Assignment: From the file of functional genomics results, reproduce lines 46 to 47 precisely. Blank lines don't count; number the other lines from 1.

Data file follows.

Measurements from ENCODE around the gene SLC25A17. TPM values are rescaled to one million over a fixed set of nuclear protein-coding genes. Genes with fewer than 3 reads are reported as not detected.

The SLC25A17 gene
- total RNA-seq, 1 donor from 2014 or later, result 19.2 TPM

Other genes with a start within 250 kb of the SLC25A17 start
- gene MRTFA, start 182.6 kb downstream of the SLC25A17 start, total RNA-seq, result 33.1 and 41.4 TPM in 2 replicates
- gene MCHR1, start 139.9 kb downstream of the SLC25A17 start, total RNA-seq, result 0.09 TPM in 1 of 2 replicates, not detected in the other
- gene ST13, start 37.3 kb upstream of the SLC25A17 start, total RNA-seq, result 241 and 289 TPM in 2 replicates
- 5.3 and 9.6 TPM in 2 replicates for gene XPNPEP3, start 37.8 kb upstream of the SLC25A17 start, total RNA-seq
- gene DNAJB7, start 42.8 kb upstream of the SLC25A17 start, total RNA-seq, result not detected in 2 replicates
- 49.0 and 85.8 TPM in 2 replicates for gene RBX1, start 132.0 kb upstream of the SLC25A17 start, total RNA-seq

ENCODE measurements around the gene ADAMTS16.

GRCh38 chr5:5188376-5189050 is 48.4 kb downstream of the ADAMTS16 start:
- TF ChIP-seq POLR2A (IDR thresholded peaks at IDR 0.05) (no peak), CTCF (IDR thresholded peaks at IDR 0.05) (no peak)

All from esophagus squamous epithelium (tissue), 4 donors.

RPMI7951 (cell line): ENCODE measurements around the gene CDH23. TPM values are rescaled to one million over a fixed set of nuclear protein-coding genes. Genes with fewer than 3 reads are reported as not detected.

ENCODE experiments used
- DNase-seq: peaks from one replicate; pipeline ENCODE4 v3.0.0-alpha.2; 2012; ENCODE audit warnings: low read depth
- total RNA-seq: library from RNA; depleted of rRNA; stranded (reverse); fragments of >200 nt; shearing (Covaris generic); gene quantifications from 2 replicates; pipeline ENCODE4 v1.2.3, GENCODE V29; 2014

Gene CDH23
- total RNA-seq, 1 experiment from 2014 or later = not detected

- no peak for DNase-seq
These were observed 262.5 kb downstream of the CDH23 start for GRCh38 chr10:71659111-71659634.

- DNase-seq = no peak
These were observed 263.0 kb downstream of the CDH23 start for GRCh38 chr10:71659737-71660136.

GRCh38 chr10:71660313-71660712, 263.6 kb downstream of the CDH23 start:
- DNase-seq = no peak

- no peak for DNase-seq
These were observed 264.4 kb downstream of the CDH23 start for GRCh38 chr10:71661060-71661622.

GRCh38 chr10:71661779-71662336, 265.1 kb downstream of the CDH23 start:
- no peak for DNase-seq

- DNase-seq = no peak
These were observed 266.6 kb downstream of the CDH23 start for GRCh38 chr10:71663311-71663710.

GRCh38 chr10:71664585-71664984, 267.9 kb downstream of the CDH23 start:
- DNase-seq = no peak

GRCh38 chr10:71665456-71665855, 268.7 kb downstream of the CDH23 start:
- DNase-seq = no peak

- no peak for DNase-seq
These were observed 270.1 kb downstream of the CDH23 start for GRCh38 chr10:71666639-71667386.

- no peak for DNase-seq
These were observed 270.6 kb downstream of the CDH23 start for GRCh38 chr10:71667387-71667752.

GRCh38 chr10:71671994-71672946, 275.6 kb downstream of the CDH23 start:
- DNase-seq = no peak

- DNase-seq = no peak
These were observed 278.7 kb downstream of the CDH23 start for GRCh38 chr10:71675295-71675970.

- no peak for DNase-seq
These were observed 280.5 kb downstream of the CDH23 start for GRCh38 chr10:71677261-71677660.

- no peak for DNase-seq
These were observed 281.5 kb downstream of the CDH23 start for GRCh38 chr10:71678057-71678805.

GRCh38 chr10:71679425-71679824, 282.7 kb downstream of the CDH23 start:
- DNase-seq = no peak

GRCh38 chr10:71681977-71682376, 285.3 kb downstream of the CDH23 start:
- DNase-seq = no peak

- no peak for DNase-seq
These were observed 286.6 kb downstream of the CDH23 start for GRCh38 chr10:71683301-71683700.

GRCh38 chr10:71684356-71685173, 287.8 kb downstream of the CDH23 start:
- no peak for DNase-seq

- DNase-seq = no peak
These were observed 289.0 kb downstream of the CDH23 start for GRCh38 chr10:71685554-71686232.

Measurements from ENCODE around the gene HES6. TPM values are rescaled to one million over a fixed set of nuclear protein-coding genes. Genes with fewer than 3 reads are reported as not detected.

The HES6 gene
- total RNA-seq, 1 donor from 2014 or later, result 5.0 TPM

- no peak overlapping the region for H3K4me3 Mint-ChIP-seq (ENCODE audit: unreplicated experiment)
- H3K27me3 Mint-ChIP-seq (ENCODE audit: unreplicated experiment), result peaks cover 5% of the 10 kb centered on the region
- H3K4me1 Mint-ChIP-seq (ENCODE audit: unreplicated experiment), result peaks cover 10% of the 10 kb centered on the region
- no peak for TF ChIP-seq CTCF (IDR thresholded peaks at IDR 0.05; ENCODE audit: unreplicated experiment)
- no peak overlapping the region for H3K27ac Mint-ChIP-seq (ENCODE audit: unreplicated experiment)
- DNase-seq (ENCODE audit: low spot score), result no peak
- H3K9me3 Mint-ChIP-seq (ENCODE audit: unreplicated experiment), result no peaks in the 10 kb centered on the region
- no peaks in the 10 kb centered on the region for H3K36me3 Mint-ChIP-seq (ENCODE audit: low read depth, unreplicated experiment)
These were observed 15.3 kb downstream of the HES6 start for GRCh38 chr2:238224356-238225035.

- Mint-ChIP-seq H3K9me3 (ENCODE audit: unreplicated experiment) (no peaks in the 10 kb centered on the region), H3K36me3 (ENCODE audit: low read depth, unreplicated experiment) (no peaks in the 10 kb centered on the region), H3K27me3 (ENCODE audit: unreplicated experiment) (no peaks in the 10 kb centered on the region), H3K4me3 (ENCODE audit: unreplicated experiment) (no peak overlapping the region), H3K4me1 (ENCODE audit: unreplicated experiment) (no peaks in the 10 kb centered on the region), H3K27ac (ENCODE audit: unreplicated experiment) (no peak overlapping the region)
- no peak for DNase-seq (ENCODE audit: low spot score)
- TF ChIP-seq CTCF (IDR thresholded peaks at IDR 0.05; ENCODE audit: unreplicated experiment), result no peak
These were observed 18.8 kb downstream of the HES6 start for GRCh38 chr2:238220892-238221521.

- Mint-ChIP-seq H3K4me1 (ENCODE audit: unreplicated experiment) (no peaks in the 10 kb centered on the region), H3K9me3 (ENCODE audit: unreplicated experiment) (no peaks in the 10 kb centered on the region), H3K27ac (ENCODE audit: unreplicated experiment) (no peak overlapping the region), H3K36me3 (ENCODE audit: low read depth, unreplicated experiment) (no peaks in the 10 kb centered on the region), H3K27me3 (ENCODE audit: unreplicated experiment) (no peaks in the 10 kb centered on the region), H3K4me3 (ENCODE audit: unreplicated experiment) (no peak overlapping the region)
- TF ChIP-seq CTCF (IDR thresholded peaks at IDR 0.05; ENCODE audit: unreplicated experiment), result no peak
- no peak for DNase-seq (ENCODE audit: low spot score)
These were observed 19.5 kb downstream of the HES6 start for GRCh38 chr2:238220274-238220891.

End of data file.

These were observed 280.5 kb downstream of the CDH23 start for GRCh38 chr10:71677261-71677660.

- no peak for DNase-seq